Venue:  Mary Miller Theater, 300 East Simpson Street, Lafayette, CO

CompanyTheater Company of Lafayette, Lafayette CO

Date of Performance:  Thursday, August 9, 2012

Running Time:  2 hours, 25 minutes (includes 15 minute intermission).

It could have been Halloween in August at the Mary Miller Theater.  Super Heroes, Wonder Vixens, “Bull Steer,” Lois Lane, Princess Leia, Catwoman, Retractor, Soap Woman, Termite Boy, Jersey Devil…well, I think you get the idea. 

“Comic Con Con Comedy” (CCCC for short) is the result of The Theater Company of Lafayette (TCL) writing competition.  TCL puts out an annual request for scripts based on a specific theme.  CCCC was developed from more than 240 sketches submitted by playwrights from all over the country.  The basic requirements were that the sketches must deal with a Comic Convention theme and run for 2-8 minutes each.  Each of the 13 sketches and 7 scene changes are stand-alone performances, unrelated to what came before and what comes after.  That is a creative twist with both benefits and risks.
I have to admit that I’m not a comic book fan, nor am I likely to show up in a Darth Vader costume at any event, anywhere,  but CCCC forced me to look differently at those who are comic book convention fans.

The show opens with a scene change (I know…that would seem unnecessary).  We meet the “Gaffer,” who, one could say, sets a sufficiently goofy tone for all that follows. 
Gila Monster Man to the Rescue!” follows the Gaffer, and if you don’t have flashbacks to the “Star Wars” cantina scene, I’m guessing you never saw the film.  And the comparison to a science fiction classic is meant as a compliment.  The assorted characters (“Gila Monster Man,” E-Ray Beam Girl,” “Giant Eyeball” guy, “Incredible Flying Grub”) on the stage are nearly as creative, crazy, and scary as the ones created by George Lucas, and they’re definitely funnier. 

Photo Credit:  Jeremy Papasso/
CCCC succeeds, sometimes with goofy stories and characters, and other times with solid, poignant moments.  For example, “Hero Sandwich” needs little humor to make a serious point.  Erik Wilkins’s alter ego is “Bull Steer,” a caped crusader with the big “BS” on his chest.  As he admits to Lois (Heather Kaskinen), he’s not really a Super Hero, he just plays one at conventions.  Kaskinen, who plays her role with equal parts of confusion and fascination, asks BS what he does in real life.  When he admits he’s “just a teacher”, she’s impressed.  Who are the real Super Heroes in our midst?  Teachers, it turns out, are on the list, and rightly so.  Wilkins and Kaskinen make “Hero Sandwich” one of the high points in CCCC.

It’s not difficult to play Comic Conventions for laughs; the humor almost writes itself.  What’s difficult for the playwrights is to add substance to the humor.  Like “Hero Sandwich,” the “Light Speed Dating” episode gets some easy laughs, but makes a point in the process. Rachel Ricca does an eye popping belly dance that will forever change how I remember “Star Wars.”  But it’s not the sexy Leia who gets the date; it’s Mary (Lisa Morse-Moore) who has a special appeal.  She’s a normal person, and in the crazy CCCC alternate reality, a normal person stands out…in a good way.  It’s the moments of substance that elevate CCCC above just being a comedy; it’s also a sensitive look at those who have the courage to dress up in their fantasies.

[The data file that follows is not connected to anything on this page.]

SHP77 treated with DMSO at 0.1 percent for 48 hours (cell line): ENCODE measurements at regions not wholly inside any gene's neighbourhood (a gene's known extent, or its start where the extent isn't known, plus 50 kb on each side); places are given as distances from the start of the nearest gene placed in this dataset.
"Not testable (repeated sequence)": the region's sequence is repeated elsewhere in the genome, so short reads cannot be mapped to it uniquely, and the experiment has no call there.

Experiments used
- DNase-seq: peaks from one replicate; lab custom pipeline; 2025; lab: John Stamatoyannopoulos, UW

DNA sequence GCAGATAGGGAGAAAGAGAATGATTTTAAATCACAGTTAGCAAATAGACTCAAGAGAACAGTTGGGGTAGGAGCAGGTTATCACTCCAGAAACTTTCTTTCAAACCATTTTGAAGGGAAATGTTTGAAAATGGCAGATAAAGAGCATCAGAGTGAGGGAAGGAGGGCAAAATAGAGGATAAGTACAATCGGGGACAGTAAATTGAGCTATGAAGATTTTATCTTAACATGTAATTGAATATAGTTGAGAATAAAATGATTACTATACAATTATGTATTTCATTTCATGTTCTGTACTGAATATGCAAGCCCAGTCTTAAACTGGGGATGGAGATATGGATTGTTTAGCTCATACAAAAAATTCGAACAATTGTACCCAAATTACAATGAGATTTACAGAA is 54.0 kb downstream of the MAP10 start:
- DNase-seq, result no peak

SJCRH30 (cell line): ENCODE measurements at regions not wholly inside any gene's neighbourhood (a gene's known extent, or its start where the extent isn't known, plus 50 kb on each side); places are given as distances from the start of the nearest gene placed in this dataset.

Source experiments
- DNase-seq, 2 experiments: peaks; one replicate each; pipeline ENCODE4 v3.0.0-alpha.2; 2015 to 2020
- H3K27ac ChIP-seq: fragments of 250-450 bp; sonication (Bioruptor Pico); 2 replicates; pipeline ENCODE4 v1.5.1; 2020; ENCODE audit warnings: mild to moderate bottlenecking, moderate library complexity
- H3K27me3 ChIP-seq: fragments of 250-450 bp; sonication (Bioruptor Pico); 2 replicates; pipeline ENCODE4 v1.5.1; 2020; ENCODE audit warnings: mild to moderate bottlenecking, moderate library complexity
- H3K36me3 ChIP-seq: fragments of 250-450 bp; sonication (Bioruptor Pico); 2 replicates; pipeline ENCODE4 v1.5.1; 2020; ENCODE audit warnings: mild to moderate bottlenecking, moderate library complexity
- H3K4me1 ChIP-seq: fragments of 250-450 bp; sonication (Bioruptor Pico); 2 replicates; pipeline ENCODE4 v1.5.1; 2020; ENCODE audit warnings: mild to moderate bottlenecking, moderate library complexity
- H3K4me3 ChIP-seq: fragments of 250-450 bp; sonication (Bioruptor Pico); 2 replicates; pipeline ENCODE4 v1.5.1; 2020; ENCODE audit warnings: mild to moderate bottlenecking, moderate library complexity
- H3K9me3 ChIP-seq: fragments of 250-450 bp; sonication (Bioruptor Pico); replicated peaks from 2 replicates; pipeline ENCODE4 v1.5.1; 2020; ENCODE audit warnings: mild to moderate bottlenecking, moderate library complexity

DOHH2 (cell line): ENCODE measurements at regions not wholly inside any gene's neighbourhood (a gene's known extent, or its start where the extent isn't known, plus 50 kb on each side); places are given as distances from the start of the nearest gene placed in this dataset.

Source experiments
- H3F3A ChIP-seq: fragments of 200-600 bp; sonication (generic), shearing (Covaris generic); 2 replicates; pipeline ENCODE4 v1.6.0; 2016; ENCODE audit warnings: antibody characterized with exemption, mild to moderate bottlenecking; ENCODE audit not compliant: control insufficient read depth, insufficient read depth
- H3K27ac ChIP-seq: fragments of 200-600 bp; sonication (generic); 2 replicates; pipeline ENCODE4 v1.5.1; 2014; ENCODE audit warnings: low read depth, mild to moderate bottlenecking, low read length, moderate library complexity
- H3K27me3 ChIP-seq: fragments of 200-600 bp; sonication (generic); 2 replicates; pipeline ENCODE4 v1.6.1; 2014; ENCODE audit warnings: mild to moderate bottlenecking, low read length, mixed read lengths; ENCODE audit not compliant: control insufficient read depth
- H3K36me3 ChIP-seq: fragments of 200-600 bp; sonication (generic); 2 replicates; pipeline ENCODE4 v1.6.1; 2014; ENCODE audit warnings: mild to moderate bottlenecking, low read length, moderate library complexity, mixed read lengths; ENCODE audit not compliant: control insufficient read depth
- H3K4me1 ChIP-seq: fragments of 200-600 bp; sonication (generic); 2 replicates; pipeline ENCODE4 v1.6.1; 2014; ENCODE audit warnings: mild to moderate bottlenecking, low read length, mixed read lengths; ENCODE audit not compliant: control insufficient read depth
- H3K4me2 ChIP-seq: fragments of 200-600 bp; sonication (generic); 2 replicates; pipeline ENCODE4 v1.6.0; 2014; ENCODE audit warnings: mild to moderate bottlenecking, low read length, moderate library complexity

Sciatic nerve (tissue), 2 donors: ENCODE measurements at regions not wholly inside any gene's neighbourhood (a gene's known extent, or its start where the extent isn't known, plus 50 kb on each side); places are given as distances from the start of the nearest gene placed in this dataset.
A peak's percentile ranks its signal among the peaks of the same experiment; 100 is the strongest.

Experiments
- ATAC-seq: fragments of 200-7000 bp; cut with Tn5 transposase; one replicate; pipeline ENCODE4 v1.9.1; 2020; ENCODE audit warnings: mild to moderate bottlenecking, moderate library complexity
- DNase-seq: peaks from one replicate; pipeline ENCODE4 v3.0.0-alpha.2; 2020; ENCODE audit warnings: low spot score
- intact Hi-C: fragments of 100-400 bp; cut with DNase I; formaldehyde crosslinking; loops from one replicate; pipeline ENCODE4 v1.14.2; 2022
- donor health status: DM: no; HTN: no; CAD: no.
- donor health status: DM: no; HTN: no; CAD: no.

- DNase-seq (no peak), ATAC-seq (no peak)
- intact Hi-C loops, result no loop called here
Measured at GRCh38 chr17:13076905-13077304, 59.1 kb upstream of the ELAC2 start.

Given that the 13 playwrights did not collaborate at all, CCCC can also seem somewhat disconnected at times.  Kirsten Jorgensen-Smith and Lisa Lowrey deliver two of the best performances in the production with “Weird Saga.”  It’s funny, it’s provocative, and it’s convincing.  If any of the sketches could be expanded into a full script, I’d vote for “Weird Saga.”  But it just didn’t seem to fit with the rest of the script. 

American Way” was another disconnect for me.  I know just enough Spanish to get a little bit of the dialog in both languages, but I didn’t get enough humor or substance from either version to link up “American Way” with the theme. 

Saving the best for last, the “Comic Con Finale” features the only music in the show.  It brings 28 actors (I think that may be everybody in the company) onto a very small stage for a rousing mash-up of the Beatles “Oh Blah Di Oh Blah Da.”  Not only is it a toe tapping, finger snapping, sing along end to the show, but it also gives Abby Read a chance to cut loose.  It’s not easy to stand out on a stage with 27 other performers, but Abby makes it look easy.  She’s fun, she’s goofy, and you won’t be able to take your eyes off her.  The finale is a great ending to an evening filled with fun, laughs, and Abby dancing “like no one’s watching.”

Comic Con Con Comedy” is on a very short run; two weekends and its gone.  If you like innovative, creative and risky ventures, make sure you get a ticket.  You’ll be supporting live theater and new talent.  And trust me.  You don’t have to be a comic book fan to have a great time.

This show runs through Sunday, August 19, 2012.  Appropriate for all ages.  Get in the spirit of the show; wear your favorite Super Hero costume.  You might even win a prize.

Directors:  Brainard Starling, Kirsten Jorgensen Smith, Madge Montgomery, Vonalda Utterback, Brian Miller.